Cons: I will admit that I liked this one the least of all, taste-wise. The main package is harder to open, and the outside plastic of the individual packages feels greasy to the touch. (Survival Mom likes the coconutty-shortbread flavor.)
Pros: The taste is reminiscent of sugar cookie dough. Includes a hint of natural lemon flavor.
Cons: Not individually wrapped, all one giant cake.
In the end, my family settled on the Mayday Apple Cinnamon bars as the clear winner, with the Mainstay Emergency Food Rations as a close second. However, everyone’s taste buds experience things differently. If convenience and practicality is more important than taste, then my recommendation would be the Datrex bars, because of the ease of opening the package and the convenience of having individually wrapped portions.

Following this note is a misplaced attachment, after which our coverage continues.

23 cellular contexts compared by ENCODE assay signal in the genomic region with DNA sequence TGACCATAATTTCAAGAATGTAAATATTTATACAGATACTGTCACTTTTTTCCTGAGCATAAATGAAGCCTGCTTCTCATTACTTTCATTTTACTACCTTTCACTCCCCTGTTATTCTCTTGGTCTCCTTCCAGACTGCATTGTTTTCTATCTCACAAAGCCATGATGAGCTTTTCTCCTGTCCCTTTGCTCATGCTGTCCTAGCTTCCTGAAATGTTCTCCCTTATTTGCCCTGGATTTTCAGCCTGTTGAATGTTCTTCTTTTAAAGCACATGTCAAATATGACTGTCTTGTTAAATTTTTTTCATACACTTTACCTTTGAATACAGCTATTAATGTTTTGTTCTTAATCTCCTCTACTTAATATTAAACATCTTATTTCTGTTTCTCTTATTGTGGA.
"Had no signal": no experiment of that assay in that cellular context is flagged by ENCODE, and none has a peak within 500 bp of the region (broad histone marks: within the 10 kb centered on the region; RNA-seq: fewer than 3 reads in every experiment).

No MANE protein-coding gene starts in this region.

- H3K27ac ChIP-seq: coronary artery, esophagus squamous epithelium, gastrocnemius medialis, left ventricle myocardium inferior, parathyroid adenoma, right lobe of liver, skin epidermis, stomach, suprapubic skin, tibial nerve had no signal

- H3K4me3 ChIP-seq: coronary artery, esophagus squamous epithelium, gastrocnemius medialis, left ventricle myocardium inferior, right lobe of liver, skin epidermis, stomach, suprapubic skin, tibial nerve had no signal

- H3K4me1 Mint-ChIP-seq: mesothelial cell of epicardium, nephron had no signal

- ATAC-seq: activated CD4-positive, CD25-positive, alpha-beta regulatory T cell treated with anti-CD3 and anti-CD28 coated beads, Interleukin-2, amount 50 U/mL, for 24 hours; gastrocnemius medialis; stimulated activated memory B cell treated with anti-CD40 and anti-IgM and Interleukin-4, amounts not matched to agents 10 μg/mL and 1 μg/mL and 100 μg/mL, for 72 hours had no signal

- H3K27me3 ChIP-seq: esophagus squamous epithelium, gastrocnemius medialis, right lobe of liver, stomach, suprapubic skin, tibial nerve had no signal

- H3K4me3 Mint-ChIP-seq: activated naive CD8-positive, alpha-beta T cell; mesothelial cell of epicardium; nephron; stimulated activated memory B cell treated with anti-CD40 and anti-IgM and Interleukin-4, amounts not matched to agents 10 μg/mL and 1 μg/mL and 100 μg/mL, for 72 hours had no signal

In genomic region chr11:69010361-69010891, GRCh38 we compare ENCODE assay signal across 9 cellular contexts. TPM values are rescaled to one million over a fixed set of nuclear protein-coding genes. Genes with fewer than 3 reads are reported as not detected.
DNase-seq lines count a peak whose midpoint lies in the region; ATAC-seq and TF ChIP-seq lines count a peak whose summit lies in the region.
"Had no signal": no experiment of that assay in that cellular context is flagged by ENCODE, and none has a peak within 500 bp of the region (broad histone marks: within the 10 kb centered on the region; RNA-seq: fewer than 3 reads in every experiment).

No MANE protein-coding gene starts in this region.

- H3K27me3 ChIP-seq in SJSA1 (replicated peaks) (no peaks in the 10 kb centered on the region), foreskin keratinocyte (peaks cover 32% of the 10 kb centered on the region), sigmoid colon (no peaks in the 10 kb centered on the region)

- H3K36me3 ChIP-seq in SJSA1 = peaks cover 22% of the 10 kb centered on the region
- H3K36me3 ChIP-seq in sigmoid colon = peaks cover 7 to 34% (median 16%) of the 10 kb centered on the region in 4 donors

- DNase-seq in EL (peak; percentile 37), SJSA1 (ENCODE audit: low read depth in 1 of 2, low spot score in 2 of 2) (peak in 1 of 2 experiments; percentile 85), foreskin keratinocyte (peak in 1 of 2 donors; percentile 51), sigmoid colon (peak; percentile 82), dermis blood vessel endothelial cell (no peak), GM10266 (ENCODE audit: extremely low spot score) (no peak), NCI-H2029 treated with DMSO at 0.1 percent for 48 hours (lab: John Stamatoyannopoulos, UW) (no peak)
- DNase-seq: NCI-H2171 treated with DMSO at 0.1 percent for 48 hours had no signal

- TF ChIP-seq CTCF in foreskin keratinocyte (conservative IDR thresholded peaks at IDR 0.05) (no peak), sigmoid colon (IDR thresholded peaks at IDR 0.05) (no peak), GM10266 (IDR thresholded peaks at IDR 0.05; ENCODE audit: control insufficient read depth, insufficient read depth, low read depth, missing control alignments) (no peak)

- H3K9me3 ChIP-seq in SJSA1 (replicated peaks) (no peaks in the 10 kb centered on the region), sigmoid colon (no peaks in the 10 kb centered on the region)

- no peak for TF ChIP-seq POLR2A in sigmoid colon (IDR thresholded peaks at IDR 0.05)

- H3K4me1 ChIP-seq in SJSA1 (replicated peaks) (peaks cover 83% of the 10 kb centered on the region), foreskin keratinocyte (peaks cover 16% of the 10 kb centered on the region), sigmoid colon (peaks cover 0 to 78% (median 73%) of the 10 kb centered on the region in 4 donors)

If you are serious about making emergency food rations a part of your overall preparedness strategy, I encourage you to purchase a small amount of each variety and embark upon your own taste tests. Holding a taste-test party will be helpful for children, because if they have to eat them later they will have the satisfaction of knowing that they had a hand in choosing what kind to buy. Emergency rations are quite a bit different from other preparedness food, so it is wise to expose the kids to it prior to an emergency.
Have you had any experience eating emergency rations? We’d love to hear all about it in the comments.
Latest posts by Beth Buck (see all)
- Get Ready to Feed Your Baby During Disasters or Supply Crisis - May 11, 2022
- How to Spin Yarn & Keep Your Loved Ones Clothed and Warm - April 3, 2022
- Five Food Storage Lessons from World War II (That Are Still Useful Today!) - January 26, 2022
- A Brief Guide To Edible Weeds - March 20, 2019
- Need More Mistletoe Time? Try These Food Storage Holiday Recipes - December 4, 2018